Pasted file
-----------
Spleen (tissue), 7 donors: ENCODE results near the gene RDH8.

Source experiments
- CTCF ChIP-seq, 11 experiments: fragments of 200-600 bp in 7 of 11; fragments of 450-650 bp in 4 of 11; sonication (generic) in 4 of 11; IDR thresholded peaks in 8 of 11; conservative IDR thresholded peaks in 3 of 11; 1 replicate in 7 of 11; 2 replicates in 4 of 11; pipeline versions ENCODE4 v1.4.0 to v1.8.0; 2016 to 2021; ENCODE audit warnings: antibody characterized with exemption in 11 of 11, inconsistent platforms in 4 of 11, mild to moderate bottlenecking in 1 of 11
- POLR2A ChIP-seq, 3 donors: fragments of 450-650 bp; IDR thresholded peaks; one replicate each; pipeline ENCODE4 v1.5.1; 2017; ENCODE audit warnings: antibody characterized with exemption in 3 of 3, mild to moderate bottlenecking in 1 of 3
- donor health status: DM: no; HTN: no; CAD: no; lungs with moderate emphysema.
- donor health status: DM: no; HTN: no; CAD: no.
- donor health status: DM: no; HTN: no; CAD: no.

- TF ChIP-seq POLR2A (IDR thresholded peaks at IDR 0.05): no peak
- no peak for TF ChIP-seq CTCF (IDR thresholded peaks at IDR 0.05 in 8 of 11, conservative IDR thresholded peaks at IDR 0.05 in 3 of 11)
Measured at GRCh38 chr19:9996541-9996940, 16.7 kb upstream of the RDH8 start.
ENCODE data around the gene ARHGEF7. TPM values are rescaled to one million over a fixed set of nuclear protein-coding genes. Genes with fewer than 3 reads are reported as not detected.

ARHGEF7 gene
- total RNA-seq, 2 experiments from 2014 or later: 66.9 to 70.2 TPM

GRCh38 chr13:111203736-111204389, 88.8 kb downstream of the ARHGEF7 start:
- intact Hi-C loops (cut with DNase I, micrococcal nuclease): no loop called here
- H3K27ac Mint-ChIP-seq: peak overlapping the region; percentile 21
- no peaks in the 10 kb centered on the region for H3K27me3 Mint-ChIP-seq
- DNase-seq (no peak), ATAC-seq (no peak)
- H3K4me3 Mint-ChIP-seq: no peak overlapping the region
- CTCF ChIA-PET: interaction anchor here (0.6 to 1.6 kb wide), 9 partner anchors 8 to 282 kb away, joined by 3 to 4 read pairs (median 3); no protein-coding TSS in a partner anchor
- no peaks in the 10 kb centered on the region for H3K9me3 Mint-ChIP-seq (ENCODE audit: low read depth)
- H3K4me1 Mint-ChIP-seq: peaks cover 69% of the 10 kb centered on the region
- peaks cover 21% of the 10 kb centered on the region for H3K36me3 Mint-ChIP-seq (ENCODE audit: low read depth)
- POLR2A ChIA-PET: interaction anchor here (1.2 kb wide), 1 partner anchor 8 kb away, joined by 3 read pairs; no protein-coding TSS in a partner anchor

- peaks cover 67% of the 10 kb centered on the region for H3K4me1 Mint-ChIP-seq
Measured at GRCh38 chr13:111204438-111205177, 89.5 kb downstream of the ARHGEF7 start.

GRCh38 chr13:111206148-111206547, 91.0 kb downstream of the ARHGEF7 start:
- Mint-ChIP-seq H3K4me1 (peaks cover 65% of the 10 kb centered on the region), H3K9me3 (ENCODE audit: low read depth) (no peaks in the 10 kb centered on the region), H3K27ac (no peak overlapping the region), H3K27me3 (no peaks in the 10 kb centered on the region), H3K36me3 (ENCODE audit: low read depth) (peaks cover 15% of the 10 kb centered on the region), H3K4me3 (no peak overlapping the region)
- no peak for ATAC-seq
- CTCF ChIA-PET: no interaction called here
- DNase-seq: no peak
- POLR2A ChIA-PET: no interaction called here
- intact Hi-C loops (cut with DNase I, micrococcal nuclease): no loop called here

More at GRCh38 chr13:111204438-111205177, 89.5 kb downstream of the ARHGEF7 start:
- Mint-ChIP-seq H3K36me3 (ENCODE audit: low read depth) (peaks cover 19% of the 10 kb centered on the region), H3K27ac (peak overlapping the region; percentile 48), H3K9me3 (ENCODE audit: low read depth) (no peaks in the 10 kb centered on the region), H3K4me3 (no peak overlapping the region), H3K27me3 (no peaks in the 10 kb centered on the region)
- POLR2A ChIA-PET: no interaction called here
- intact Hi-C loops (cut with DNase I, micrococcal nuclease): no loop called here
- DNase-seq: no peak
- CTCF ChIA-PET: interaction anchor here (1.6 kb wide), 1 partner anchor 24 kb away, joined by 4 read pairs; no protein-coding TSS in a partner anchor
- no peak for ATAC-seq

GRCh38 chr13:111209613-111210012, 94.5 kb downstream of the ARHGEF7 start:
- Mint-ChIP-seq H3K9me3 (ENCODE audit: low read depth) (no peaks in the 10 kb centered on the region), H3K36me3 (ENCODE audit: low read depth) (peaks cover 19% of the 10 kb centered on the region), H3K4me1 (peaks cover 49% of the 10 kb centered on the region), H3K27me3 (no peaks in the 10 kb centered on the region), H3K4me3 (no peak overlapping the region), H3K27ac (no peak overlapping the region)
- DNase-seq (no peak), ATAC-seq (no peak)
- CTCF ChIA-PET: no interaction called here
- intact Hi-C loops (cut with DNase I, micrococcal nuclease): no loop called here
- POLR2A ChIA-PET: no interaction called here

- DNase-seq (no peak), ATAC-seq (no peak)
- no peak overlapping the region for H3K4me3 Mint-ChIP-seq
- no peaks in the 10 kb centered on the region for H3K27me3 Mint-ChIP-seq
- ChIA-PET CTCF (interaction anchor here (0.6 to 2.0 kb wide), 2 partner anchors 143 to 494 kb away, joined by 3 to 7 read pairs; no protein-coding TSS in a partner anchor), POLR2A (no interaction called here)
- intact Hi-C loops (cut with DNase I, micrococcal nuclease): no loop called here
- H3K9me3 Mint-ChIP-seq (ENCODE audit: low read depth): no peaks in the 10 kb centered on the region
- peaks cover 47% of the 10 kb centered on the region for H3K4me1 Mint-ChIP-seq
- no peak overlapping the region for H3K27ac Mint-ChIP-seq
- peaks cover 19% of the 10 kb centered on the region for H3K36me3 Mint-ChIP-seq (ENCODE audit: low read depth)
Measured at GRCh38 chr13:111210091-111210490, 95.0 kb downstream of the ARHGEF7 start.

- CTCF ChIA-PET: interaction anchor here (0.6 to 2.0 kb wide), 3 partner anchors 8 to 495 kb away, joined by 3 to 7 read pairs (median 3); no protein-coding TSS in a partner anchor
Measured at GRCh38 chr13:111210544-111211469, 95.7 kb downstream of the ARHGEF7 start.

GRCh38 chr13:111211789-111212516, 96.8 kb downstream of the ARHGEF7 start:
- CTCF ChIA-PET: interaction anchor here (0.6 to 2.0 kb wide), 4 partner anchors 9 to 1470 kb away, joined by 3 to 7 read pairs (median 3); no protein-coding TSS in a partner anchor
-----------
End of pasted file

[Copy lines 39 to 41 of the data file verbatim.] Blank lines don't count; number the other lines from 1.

- CTCF ChIA-PET: interaction anchor here (1.6 kb wide), 1 partner anchor 24 kb away, joined by 4 read pairs; no protein-coding TSS in a partner anchor
- no peak for ATAC-seq

GRCh38 chr13:111209613-111210012, 94.5 kb downstream of the ARHGEF7 start: